UN health agency puts out guidebook to establishing legal rights for mentally ill

20 June 2005

As part of an ongoing effort to encourage legal protection for the more than 450 million people in the world with mental, neurological or behavioural disorders, the United Nations health agency today announced the publication of a book to guide countries and advocates in creating effective human rights laws for their benefit.

"We have a moral and legal obligation to modernize mental health legislation," said Dr. Lee Jong-wook, Director-General of the World Health Organization (WHO). "WHO is ready to help its Member States fulfil this obligation with technical support and expert advice."

The WHO Resource Book on Mental Health, Human Rights and Legislation includes input from hundreds of experts throughout the world, including leaders in the fields of psychiatry, psychology, law, and human rights, as well as representatives from mental health service users, family groups and non-governmental organizations (NGOs).

The agency said that people with mental illnesses are among the most vulnerable in many places. Nearly a quarter of all countries have no mental health legislation, while many more have legislation that poorly protects the human rights of people with mental disorders.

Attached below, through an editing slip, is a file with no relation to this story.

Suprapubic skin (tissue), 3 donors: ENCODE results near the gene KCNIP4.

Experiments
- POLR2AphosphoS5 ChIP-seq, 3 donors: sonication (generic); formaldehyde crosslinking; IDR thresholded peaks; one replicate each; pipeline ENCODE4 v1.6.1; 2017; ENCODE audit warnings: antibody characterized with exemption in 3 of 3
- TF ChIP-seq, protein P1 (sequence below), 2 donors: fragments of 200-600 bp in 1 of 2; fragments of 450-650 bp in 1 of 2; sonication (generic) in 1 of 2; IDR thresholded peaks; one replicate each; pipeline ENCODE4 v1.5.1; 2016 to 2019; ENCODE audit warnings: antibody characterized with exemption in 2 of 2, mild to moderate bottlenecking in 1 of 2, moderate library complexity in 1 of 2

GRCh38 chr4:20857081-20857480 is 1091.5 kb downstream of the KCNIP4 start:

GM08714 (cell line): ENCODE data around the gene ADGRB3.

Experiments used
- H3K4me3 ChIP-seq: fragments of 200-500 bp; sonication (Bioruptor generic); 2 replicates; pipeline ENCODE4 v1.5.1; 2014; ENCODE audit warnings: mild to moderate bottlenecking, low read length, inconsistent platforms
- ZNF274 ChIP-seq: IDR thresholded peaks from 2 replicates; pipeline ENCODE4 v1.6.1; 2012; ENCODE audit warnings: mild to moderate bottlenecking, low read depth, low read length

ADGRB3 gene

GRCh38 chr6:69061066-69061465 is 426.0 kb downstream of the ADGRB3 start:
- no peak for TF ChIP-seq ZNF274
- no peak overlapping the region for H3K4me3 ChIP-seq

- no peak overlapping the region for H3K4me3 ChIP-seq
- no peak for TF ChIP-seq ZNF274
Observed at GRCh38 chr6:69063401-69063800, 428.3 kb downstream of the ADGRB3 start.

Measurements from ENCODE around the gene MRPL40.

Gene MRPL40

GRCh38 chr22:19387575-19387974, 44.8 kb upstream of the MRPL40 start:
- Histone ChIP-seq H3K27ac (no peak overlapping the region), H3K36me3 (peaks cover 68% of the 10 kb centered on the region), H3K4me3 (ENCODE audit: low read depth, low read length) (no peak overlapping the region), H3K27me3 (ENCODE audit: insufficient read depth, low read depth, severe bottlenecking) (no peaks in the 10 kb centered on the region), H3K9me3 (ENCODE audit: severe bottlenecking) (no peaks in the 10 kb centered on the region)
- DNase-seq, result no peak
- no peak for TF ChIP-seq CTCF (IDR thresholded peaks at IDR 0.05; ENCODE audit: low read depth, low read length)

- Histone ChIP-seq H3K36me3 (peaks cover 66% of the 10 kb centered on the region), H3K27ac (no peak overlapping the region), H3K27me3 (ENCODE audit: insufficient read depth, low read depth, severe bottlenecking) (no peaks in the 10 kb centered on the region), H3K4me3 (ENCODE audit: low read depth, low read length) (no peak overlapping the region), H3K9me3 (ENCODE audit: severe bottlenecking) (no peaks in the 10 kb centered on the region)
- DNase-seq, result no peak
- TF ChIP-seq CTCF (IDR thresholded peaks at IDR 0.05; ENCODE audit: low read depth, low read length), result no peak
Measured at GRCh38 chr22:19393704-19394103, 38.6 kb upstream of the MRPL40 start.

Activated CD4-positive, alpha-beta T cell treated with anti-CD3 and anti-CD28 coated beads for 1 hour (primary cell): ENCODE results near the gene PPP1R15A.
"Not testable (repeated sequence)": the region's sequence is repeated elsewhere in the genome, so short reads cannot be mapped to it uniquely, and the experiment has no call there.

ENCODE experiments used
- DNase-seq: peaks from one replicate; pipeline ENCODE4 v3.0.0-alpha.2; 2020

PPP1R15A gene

In some communities, WHO said, people with mental disorders are chained to trees. Others are put in prison without having been accused of a crime. In many psychiatric institutions and hospitals, patients face gross violations of their rights. People are subject to a range of abuse, including being restrained with metal shackles, confined in cages, deprived of clothing, decent bedding, clean water or proper toilet facilities.

In addition, people with mental disorders often face severe stigmatization that results in what WHO calls additional human rights violations, including discrimination in education, employment and housing. In some countries they are prohibited from voting, marrying or having children.

The WHO Resource Book examines international human rights standards and shows how they apply to people with mental disorders. It addresses the rationale and methods for drafting, adopting and implementation of laws and linking them to mental health policy. The book also includes a 'step-by-step' checklist for reviewing existing legislation and developing new laws said.

Mental health issues will be WHO's focus on Human Rights Day, which falls on 10 December 2005.

 

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